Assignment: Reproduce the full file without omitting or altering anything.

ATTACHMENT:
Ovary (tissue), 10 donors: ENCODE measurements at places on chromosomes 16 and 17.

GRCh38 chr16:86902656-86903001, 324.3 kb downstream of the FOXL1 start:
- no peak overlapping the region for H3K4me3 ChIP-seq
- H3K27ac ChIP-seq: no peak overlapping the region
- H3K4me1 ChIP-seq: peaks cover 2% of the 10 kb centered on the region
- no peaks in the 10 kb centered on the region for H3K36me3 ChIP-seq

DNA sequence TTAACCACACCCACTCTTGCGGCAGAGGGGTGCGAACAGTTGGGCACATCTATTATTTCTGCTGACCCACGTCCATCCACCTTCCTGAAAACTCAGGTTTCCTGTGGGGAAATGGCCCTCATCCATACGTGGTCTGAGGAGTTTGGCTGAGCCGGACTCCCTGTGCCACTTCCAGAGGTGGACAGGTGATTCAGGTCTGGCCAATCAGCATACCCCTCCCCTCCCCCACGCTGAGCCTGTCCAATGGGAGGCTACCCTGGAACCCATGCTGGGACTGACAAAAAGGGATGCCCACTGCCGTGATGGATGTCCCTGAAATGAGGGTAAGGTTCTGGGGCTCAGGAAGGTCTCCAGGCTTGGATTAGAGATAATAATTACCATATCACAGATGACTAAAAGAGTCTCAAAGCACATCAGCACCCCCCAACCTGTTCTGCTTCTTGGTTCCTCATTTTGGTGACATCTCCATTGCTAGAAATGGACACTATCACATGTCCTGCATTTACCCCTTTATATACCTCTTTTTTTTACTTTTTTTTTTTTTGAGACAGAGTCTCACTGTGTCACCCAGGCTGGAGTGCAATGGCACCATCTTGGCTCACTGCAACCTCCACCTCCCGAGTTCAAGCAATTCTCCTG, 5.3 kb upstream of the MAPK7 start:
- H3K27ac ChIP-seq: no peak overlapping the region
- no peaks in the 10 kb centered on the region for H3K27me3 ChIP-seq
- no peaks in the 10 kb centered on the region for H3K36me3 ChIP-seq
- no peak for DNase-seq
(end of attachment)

Ovary (tissue), 10 donors: ENCODE measurements at places on chromosomes 16 and 17.

GRCh38 chr16:86902656-86903001, 324.3 kb downstream of the FOXL1 start:
- no peak overlapping the region for H3K4me3 ChIP-seq
- H3K27ac ChIP-seq: no peak overlapping the region
- H3K4me1 ChIP-seq: peaks cover 2% of the 10 kb centered on the region
- no peaks in the 10 kb centered on the region for H3K36me3 ChIP-seq

DNA sequence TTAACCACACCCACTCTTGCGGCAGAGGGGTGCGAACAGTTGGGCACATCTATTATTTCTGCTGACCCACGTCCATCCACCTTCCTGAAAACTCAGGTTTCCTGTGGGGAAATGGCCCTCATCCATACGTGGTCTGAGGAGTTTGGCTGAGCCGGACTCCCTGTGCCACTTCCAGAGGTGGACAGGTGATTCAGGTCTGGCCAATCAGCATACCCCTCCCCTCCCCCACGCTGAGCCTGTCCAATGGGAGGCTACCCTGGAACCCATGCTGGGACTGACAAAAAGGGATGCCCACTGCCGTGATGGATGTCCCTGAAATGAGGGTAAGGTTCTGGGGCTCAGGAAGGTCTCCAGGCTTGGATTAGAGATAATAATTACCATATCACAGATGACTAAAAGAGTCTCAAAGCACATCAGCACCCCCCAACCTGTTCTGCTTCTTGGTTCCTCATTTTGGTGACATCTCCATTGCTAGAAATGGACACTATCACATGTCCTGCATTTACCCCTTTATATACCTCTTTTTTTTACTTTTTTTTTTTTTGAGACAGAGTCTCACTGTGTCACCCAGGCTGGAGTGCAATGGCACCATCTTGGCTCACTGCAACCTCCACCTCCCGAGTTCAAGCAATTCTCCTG, 5.3 kb upstream of the MAPK7 start:
- H3K27ac ChIP-seq: no peak overlapping the region
- no peaks in the 10 kb centered on the region for H3K27me3 ChIP-seq
- no peaks in the 10 kb centered on the region for H3K36me3 ChIP-seq
- no peak for DNase-seq